Hewlett Packard Enterprise is capitalising on the complexity and confusion of Dell’s multi-billion dollar acquisition of EMC, taking over 100 partner and customer deals away from its tech rival during the last quarter.
In a wide-ranging interview with CNBC, CEO Meg Whitman claims the proposed $US67 billion merger - set to close between May and October this year - is directly impacting Hewlett Packard Enterprise’s business for the better, as both companies head down different strategic paths.
“In the last quarter, we had about 107 deals that we actually took from Dell and EMC, whether they were partner deals or customers,” Whitman says.
“We’re capitalising on the fact there's a lot of integration challenges and a lot of things going on at Dell and EMC.
“I think we've got another good year and a half to two years to capitalise on that but I would say fundamentally, these two companies have taken entirely different strategies.”
After officially separating from HP Inc on November 1, Whitman says Hewlett Packard Enterprise has become a “fast and nimble” company, claiming that Dell’s increasing debt load to be a barrier to innovation.
“We chose to get smaller in the context of this rapidly evolving market, they chose to get bigger,” Whitman says.
“We chose to delever the company, they will now have $US60-$US65 billion of debt on the company. We are investing in new technology, they're doubling down on old technology with a big cost take out play.
“In many ways, you have to remember that a big shareholder of this new company is a private equity company. What do private equity companies do? They rip cost out.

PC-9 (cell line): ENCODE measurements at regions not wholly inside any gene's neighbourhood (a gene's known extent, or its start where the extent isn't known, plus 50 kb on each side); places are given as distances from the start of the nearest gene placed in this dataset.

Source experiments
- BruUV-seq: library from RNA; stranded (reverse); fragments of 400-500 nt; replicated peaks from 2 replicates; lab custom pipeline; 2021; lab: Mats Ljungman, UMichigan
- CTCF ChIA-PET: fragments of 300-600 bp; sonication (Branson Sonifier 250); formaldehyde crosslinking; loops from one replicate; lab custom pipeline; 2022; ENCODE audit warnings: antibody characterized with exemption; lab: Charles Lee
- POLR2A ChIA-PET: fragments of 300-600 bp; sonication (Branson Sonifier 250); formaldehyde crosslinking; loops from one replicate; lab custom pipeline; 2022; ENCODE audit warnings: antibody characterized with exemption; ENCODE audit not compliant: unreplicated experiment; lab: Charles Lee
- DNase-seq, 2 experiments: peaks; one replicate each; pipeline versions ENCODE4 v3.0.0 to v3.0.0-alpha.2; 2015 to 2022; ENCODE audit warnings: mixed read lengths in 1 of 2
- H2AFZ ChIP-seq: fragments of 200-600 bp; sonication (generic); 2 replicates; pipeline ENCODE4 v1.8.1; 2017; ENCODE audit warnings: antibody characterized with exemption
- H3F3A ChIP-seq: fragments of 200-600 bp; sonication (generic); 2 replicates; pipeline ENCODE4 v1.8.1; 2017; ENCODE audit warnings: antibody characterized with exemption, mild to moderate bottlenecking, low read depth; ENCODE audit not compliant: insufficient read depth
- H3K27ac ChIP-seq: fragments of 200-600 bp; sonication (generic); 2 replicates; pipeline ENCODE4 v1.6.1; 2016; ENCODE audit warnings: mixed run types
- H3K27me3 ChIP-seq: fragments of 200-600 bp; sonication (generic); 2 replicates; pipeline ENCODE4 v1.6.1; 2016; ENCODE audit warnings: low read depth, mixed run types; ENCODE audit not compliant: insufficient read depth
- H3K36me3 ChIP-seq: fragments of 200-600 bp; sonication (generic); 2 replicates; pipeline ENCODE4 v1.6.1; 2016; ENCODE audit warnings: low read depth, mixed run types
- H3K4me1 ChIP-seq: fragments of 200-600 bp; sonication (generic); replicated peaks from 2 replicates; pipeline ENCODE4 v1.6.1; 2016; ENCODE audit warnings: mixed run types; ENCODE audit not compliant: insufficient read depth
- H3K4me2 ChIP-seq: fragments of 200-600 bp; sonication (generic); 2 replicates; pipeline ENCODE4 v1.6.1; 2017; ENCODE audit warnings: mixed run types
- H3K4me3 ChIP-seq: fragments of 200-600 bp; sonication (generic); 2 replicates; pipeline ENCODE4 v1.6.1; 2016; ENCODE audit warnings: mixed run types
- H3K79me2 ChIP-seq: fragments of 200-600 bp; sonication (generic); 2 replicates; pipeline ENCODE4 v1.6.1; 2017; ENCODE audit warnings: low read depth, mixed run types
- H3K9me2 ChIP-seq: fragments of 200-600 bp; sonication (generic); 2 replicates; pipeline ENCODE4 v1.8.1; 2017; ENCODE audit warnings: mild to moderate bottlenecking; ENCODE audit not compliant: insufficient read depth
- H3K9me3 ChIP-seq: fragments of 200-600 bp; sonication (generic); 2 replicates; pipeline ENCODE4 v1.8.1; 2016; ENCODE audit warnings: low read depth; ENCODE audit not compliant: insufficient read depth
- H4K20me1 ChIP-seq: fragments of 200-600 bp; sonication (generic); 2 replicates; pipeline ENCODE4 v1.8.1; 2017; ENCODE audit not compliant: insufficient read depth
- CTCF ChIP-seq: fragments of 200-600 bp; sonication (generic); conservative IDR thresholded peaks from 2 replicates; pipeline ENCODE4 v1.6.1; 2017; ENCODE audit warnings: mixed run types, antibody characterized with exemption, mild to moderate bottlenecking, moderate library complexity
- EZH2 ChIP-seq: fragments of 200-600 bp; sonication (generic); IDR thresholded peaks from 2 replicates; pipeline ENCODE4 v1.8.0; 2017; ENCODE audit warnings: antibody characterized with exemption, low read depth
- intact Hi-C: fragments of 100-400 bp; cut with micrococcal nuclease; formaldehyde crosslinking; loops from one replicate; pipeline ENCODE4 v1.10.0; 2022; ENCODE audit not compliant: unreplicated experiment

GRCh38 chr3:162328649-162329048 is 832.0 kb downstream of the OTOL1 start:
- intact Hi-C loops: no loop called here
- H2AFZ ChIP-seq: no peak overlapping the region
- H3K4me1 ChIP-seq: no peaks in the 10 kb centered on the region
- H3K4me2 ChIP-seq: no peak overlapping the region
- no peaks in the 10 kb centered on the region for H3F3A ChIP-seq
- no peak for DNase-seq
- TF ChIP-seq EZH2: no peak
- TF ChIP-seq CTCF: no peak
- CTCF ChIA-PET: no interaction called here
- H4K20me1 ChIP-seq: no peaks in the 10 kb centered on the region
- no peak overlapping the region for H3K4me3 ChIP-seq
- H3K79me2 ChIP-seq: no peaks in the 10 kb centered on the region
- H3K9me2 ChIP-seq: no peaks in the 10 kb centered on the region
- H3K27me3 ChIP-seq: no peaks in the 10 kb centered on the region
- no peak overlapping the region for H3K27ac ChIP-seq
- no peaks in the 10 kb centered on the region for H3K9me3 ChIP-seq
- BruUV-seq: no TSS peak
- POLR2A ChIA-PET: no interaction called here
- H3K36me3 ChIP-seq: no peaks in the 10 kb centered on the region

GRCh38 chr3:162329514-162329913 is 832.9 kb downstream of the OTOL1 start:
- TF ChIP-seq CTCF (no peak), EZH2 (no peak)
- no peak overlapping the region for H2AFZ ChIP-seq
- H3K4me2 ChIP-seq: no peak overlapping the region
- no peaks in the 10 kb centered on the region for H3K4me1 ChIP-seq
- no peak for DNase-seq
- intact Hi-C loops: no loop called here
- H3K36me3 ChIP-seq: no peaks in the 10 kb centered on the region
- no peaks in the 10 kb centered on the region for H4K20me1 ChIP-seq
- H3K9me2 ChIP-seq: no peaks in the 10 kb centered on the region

“We're investing in Research and Development and new technologies so there’s two entirely different strategies. I like our strategy.”
While Whitman isn’t the only tech CEO to take aim at Dell during recent months - nor will she be the last - this round of digs has so fair failed to trigger a response from Dell CEO Michael Dell, who has been quick to dispute such claims in the past.
On the record, Dell’s chief branded HP “a great VMware partner” at Dell World in October 2015, before adding; ““I think she got some of the facts wrong. We’ll let the facts speak for themselves.”
But for Whitman, the facts speak for themselves.
“That’s what they are doing,” Whitman told CNBC, “they are doubling down on a lot of older storage products, server products, and then they are going to take cost out.
“Their major objective has got to get cost out of that company so that they can begin to pare down that debt.”
Despite Whitman’s preference for organic growth, closer to home Hewlett Packard Enterprise is widely tipped to pursue mergers and acquisitions opportunities within the coming year - particularly in relation to the company’s cloud strategy.
“We bought Aruba Networks,” Whitman adds. “It’s complementary technology that we can put through our distribution system.
“We are all in for doing those kinds of acquisitions and we have made some small acquisitions like ConteXtream for our open NFV business in the telco space. We will continue to do tech tuck ins.”
For Whitman, a dollar invested in organic innovation is “about the best dollar I have” in normal circumstances, “because you end up with a consistent architecture.”
Referring to the company’s three-par all flash storage array. Whitman says the tech giant now has a “common storage architecture” from high-end storage, to mid-tier, to all flash, to low end.
“What that means for the customer is lower total cost of ownership, lower service cost, simplicity of operating our storage product,” Whitman adds.
“As opposed to some of our competitors who have different architectures because they have acquired those products overtime.
“While in the near-term acquisitions can buy growth, you end up with a bit of a frankenstein on the back end if you don't change around the architecture.”